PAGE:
3. A convertible knife assembly as recited in claim 2, wherein the spine of the blade includes a sharpened portion that forms a secondary cutting edge.

4. A convertible knife assembly as recited in claim 3, wherein the spine-opposing portion of the conversion piece has a shape that forms an anvil facing the secondary cutting edge in order to thereby enable blade-and-anvil cutting of the object.

5. A convertible knife assembly as recited in claim 3, wherein the spine-opposing portion of the conversion piece has a shape that forms a conversion piece cutting edge opposing the secondary cutting edge of the blade in order to enableshears-type cutting of the object.
Description: BACKGROUND OF THE INVENTION

1. Technical Field

This invention relates generally to knives, and more particularly to a convertible knife that can be used as a conventional fixed-blade knife and as a blade-and-anvil cutters.

2. Description of Related Art

A conventional fixed-blade knife is a cutting tool having a blade and a handle attached to the blade. The blade has an edge (a cutting edge) that extends from the handle end of the blade (the proximal end portion) toward the tip of the blade(the distal end portion), and a spine (the top of the blade) opposite the cutting edge that also extends from the handle end of the blade toward the tip of the blade. The spine of the blade is typically somewhat broad (at least near the handle the end)so that a user can push against it with his thumb in order to facilitate cutting with the edge of the blade. Hunting knives and kitchen knives are good examples.

Whether in the field, in the kitchen, or elsewhere, some cuts are better made with a blade-and-anvil type of cutters (i.e., a cutting tool having a blade that closes and cuts against an anvil). The blade-and-anvil cutters in U.S. Pat. Nos. D398499, D434955, D422463, and D427036 provide good examples. But, a second tool is required and so it is desirable to have a better way to accomplish these two different types of cutting.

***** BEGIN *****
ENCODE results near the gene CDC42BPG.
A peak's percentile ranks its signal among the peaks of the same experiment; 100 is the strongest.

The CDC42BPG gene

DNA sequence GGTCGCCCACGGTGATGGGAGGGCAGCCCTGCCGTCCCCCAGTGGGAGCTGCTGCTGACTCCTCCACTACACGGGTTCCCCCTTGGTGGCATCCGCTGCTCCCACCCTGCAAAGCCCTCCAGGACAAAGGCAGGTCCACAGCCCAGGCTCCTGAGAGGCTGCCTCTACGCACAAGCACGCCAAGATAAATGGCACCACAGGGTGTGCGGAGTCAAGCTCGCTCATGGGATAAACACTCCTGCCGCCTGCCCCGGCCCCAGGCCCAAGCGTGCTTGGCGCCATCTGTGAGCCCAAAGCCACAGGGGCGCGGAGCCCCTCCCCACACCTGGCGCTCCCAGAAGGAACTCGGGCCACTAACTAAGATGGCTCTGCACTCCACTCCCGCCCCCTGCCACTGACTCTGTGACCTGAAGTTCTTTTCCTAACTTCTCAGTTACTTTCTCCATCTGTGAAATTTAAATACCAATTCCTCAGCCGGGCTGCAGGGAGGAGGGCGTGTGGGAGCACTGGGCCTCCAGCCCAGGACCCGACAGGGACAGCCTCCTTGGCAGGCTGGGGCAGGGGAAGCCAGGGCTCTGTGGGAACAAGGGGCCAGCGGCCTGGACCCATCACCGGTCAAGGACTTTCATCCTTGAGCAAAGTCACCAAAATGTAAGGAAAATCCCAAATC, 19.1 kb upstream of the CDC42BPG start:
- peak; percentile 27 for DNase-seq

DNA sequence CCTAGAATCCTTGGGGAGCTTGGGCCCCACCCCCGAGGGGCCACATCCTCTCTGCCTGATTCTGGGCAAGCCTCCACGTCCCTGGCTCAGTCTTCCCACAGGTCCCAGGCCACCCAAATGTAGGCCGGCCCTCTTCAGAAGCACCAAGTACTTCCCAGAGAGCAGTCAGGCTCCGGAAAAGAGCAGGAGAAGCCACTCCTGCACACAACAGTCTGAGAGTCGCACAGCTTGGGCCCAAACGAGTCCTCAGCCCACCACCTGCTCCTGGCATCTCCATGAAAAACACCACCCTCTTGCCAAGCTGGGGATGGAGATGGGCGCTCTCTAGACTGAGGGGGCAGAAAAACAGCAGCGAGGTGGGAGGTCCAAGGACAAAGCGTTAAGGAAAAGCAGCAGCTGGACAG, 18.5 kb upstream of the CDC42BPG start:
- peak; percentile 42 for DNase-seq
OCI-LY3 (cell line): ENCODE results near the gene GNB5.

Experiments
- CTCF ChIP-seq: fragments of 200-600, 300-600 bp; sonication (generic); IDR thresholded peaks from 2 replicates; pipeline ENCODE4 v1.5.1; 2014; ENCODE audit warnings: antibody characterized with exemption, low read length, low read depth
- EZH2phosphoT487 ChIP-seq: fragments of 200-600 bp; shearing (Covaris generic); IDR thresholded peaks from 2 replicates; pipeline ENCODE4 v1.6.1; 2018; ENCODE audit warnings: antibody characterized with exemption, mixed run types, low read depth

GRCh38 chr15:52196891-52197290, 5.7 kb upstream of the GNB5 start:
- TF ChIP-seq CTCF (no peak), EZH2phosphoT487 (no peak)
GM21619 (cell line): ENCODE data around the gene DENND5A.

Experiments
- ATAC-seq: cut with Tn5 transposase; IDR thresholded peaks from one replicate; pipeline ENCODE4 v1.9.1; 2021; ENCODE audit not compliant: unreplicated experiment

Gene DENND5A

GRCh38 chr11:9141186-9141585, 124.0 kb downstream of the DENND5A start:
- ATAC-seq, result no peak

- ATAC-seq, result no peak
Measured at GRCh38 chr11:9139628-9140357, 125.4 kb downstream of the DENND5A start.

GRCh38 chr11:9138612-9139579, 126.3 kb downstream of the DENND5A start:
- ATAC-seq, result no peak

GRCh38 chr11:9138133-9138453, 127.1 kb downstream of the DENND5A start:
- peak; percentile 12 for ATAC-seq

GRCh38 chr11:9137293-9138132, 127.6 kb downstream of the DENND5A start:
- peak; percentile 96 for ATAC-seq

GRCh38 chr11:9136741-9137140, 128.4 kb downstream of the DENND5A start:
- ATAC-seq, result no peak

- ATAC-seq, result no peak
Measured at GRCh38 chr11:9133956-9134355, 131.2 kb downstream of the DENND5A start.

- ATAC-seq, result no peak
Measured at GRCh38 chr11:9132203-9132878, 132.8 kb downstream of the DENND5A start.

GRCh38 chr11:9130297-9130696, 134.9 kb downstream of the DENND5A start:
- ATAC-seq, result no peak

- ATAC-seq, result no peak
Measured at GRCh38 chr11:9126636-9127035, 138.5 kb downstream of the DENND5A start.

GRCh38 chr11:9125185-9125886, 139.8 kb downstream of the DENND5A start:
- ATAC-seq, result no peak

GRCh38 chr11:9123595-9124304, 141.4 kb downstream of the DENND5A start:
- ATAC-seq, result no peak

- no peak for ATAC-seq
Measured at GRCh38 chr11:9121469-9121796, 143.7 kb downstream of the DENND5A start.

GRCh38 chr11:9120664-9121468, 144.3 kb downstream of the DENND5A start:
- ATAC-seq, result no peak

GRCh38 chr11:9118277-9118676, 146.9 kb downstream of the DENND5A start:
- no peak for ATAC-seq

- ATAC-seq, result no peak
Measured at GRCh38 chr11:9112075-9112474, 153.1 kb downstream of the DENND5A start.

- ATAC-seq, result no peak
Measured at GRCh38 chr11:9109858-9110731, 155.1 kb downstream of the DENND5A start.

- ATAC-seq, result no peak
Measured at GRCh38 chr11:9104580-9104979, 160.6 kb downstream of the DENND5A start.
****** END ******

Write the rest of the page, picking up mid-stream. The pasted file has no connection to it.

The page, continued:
SUMMARY OF THE INVENTION

This invention addresses the concerns outlined above by providing a convertible knife that can be used for both types of cutting. The convertible knife includes a knife member and a companion conversion member that locks onto the knife memberwhen desired. Preferably, at least a portion of the spine of the knife is sharpened to provide a secondary cutting edge, and the conversion member locks onto the knife member pivotally to provide an anvil member that works in opposition to the secondarycutting edge. Thus, the user can quickly convert between knife stye cutting and blade-and-anvil cutting by adding or removing the conversion member.

To paraphrase some of the more precise language appearing in the claims, a convertible knife assembly constructed according to the invention includes a knife and a conversion piece. The knife has a handle and a blade. The blade includes aproximal end portion attached to the handle, a distal end portion, a cutting edge intermediate the proximal end portion and the distal end portion, and a spine intermediate the proximal and distal end portions that is disposed opposite the cutting edge. The knife may be similar in many respects to existing fixed-blade knives.

The conversion piece has a spine-opposing portion and a handle portion. It is adapted to be mounted on the knife pivotally with the spine-opposing portion opposing the spine of the blade and the handle portion opposing the handle of the knife. The action of a user squeezing the handle portion of the conversion piece and handle of the knife toward each other causes the spine-opposing portion of the conversion piece and the spine of the blade to move toward each other in order to bear against anobject the user positions between the spine-opposing portion and the spine of the blade.

In one embodiment, the spine of the blade includes a sharpened portion that forms a secondary cutting edge, and the spine-opposing portion of the conversion piece forms an anvil facing the secondary cutting edge. That arrangement enablesblade-and-anvil cutting of the object. In another embodiment, the spine-opposing portion of the conversion piece forms a conversion piece cutting edge opposing the secondary cutting edge of the blade in order to enable shears-type cutting of the object. In yet another embodiment, the spine-opposing portion of the conversion piece forms a dull edge facing the spine of the blade in order to enable crimping of the object.